6. Make finger food. Let’s face it: eating with your fingers is just more fun. In the battle to get your child to eat vegetables, don’t let flatware stand in your way. Super Healthy Kids provides a clever recipe for green beans-turned-fries, which are ready in just 10 minutes and are finger-lickin’ good.
7. Sneak the veggies into other foods. When all else fails, hide the veggies in other foods and pretend they’re not included in the recipe. Parenting’s green zucchini muffins are a perfect example of how a food can taste, smell, and look just like its original veggie-less counterpart, but actually be chock-full of nutrition. This trick is especially useful at the end of a long, tired, or stressful day, when persuasion takes a backseat to fight-free nutrition. The kids will feel like they’re getting a treat, and you’ll know they’re getting the vitamins and nutrients needed to stay healthy.
8. Establish dessert as a treat. As adults, we understand that work comes before play and achievement before reward. What better time to begin teaching your child this valuable life lesson than around the dinner table? Present dessert as a reward for his effort in eating something that might not be your child’s favorite. Use this moment as a teaching opportunity to illustrate that sometimes, in order to get what you want, you have to put in hard work. Then for dessert, incorporate the high-vitamin goodness of Spoonful’s sweet potato surprise.
9. Make things that you really like. Don’t make this process harder on yourself than it needs to be – it’s important to make foods that you’ll enjoy, too! Not only will you be a happier parent if you are eating the foods you love, but your child will develop good habits just by watching you. Kids are notoriously observant, so if yours sees that mom enjoys her veggies, he is more likely to follow suit.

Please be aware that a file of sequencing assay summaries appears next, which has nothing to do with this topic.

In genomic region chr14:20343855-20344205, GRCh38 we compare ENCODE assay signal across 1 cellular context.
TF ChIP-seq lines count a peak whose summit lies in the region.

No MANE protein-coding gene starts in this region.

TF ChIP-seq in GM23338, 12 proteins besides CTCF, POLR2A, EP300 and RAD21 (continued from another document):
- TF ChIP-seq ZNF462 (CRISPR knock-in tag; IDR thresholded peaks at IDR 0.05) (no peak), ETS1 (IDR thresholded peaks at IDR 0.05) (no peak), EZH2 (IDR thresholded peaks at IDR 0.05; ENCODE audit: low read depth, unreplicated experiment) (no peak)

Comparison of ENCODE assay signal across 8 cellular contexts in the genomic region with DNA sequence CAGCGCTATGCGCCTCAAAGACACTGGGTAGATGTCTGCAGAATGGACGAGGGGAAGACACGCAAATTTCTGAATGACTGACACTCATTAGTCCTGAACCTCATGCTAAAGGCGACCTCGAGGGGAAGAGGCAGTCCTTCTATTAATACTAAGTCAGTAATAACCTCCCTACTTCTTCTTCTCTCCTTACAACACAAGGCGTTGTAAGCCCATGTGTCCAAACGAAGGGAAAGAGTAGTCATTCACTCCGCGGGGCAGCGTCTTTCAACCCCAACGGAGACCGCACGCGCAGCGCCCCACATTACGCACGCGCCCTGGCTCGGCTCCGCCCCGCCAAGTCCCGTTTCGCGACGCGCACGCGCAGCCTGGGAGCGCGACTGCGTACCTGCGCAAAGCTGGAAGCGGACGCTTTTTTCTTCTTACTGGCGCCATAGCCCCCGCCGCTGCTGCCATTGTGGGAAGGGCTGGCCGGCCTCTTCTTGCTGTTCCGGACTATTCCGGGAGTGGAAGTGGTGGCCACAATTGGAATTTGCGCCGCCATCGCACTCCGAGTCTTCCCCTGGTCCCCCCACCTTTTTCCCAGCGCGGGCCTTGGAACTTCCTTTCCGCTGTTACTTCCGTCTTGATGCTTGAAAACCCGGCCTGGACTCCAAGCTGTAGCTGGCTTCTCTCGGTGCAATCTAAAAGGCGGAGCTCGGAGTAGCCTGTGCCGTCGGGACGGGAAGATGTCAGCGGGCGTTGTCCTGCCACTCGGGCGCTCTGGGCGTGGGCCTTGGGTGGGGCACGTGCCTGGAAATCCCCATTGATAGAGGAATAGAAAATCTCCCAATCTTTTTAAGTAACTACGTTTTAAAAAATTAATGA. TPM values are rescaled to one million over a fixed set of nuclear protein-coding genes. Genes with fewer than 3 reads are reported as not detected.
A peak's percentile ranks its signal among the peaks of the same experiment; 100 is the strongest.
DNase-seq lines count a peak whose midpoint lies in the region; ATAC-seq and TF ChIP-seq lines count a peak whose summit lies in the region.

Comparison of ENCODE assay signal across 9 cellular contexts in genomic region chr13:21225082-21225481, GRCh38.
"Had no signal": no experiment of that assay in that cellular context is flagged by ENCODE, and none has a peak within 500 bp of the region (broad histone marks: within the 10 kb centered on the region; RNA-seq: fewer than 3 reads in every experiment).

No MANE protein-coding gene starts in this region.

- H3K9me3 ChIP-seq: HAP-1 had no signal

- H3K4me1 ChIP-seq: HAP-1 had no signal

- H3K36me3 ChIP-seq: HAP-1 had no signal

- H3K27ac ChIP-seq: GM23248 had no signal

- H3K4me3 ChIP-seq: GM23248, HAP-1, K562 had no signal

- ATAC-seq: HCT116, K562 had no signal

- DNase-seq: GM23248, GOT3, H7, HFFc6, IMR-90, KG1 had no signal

10. Use the one-bite rule. In particularly tough cases, it can seem almost impossible to get your child to even try a new dish, much less to ask for seconds. Insist that he have at least one bite of the food-in-question before calling it quits. This way, you increase your chances that he’ll be surprised to like a new food that appeared formidable in the beginning.
Worst case scenario? You try all ten steps above, and little Johnny still won’t eat his veggies. It’s okay—take a deep breath. You have not failed. In fact, you are closer now than ever to solving the problem. As reported by Charity Mathews, founder of Foodlets.com, kids (and adults) need to try a new food between 7 and 14 times to develop a taste for it. It’s just a numbers game! Continue serving up veggies with confidence, and if you stick to the one-bite rule, Johnny will become acclimated to the foods that are good for him with time.
Between your future vegetable victory and now, remind yourself that the effort you’re making — this labor of love — is evidence that you are truly a good parent. Your child is lucky to have a parent who cares enough about him to pore over an online checklist to get him to eat what’s good for him. And if your child refuses to eat his vegetables tonight at dinner, know that this is not a failure. You are not a failure. If there is a star-sticker for parent-of-the-day, it goes to you just for trying. Veggie on!
How do you get your kids to eat their veggies? If you have any super-sneaky tricks that aren’t mentioned here, let us know what they are in the comments section!